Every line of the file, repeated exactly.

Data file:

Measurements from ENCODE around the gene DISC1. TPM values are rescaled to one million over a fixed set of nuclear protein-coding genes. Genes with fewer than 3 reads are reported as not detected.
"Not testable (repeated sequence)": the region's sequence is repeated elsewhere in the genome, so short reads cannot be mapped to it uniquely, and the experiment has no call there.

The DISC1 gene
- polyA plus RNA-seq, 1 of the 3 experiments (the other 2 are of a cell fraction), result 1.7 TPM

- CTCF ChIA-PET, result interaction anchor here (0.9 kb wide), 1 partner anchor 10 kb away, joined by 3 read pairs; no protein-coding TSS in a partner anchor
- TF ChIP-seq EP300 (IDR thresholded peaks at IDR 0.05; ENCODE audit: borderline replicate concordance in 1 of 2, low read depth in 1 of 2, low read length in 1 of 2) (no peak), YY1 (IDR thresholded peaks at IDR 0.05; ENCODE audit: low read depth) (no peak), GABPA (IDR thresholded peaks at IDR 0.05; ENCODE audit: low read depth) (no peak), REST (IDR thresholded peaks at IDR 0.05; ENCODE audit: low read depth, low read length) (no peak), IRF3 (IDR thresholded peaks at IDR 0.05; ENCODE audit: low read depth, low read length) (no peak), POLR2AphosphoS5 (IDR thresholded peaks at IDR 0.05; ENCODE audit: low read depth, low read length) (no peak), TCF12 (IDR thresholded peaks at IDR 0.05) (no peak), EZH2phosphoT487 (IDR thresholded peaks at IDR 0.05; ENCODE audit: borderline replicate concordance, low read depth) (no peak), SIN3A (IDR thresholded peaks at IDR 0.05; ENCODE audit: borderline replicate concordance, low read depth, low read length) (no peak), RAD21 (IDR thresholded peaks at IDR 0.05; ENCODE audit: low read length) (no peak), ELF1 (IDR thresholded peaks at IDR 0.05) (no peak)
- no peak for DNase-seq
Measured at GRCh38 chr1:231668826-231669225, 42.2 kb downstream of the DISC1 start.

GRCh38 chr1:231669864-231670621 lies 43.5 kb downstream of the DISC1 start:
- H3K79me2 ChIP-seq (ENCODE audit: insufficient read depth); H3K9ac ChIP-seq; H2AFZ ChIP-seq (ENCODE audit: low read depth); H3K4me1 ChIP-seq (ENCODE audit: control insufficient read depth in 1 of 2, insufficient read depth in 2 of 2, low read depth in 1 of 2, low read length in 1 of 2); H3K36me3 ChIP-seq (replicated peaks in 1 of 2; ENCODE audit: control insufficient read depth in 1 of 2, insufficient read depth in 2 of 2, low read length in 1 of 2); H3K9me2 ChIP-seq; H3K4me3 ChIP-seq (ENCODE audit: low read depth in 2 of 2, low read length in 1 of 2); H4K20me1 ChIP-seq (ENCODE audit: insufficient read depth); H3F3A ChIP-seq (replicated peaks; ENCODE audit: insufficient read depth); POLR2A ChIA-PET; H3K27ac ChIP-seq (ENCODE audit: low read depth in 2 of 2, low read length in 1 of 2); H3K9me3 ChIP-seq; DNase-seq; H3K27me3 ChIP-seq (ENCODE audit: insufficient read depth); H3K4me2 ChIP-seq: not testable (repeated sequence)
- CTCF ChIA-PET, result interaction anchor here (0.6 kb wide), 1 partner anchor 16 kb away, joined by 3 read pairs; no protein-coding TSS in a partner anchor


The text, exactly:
Measurements from ENCODE around the gene DISC1. TPM values are rescaled to one million over a fixed set of nuclear protein-coding genes. Genes with fewer than 3 reads are reported as not detected.
"Not testable (repeated sequence)": the region's sequence is repeated elsewhere in the genome, so short reads cannot be mapped to it uniquely, and the experiment has no call there.

The DISC1 gene
- polyA plus RNA-seq, 1 of the 3 experiments (the other 2 are of a cell fraction), result 1.7 TPM

- CTCF ChIA-PET, result interaction anchor here (0.9 kb wide), 1 partner anchor 10 kb away, joined by 3 read pairs; no protein-coding TSS in a partner anchor
- TF ChIP-seq EP300 (IDR thresholded peaks at IDR 0.05; ENCODE audit: borderline replicate concordance in 1 of 2, low read depth in 1 of 2, low read length in 1 of 2) (no peak), YY1 (IDR thresholded peaks at IDR 0.05; ENCODE audit: low read depth) (no peak), GABPA (IDR thresholded peaks at IDR 0.05; ENCODE audit: low read depth) (no peak), REST (IDR thresholded peaks at IDR 0.05; ENCODE audit: low read depth, low read length) (no peak), IRF3 (IDR thresholded peaks at IDR 0.05; ENCODE audit: low read depth, low read length) (no peak), POLR2AphosphoS5 (IDR thresholded peaks at IDR 0.05; ENCODE audit: low read depth, low read length) (no peak), TCF12 (IDR thresholded peaks at IDR 0.05) (no peak), EZH2phosphoT487 (IDR thresholded peaks at IDR 0.05; ENCODE audit: borderline replicate concordance, low read depth) (no peak), SIN3A (IDR thresholded peaks at IDR 0.05; ENCODE audit: borderline replicate concordance, low read depth, low read length) (no peak), RAD21 (IDR thresholded peaks at IDR 0.05; ENCODE audit: low read length) (no peak), ELF1 (IDR thresholded peaks at IDR 0.05) (no peak)
- no peak for DNase-seq
Measured at GRCh38 chr1:231668826-231669225, 42.2 kb downstream of the DISC1 start.

GRCh38 chr1:231669864-231670621 lies 43.5 kb downstream of the DISC1 start:
- H3K79me2 ChIP-seq (ENCODE audit: insufficient read depth); H3K9ac ChIP-seq; H2AFZ ChIP-seq (ENCODE audit: low read depth); H3K4me1 ChIP-seq (ENCODE audit: control insufficient read depth in 1 of 2, insufficient read depth in 2 of 2, low read depth in 1 of 2, low read length in 1 of 2); H3K36me3 ChIP-seq (replicated peaks in 1 of 2; ENCODE audit: control insufficient read depth in 1 of 2, insufficient read depth in 2 of 2, low read length in 1 of 2); H3K9me2 ChIP-seq; H3K4me3 ChIP-seq (ENCODE audit: low read depth in 2 of 2, low read length in 1 of 2); H4K20me1 ChIP-seq (ENCODE audit: insufficient read depth); H3F3A ChIP-seq (replicated peaks; ENCODE audit: insufficient read depth); POLR2A ChIA-PET; H3K27ac ChIP-seq (ENCODE audit: low read depth in 2 of 2, low read length in 1 of 2); H3K9me3 ChIP-seq; DNase-seq; H3K27me3 ChIP-seq (ENCODE audit: insufficient read depth); H3K4me2 ChIP-seq: not testable (repeated sequence)
- CTCF ChIA-PET, result interaction anchor here (0.6 kb wide), 1 partner anchor 16 kb away, joined by 3 read pairs; no protein-coding TSS in a partner anchor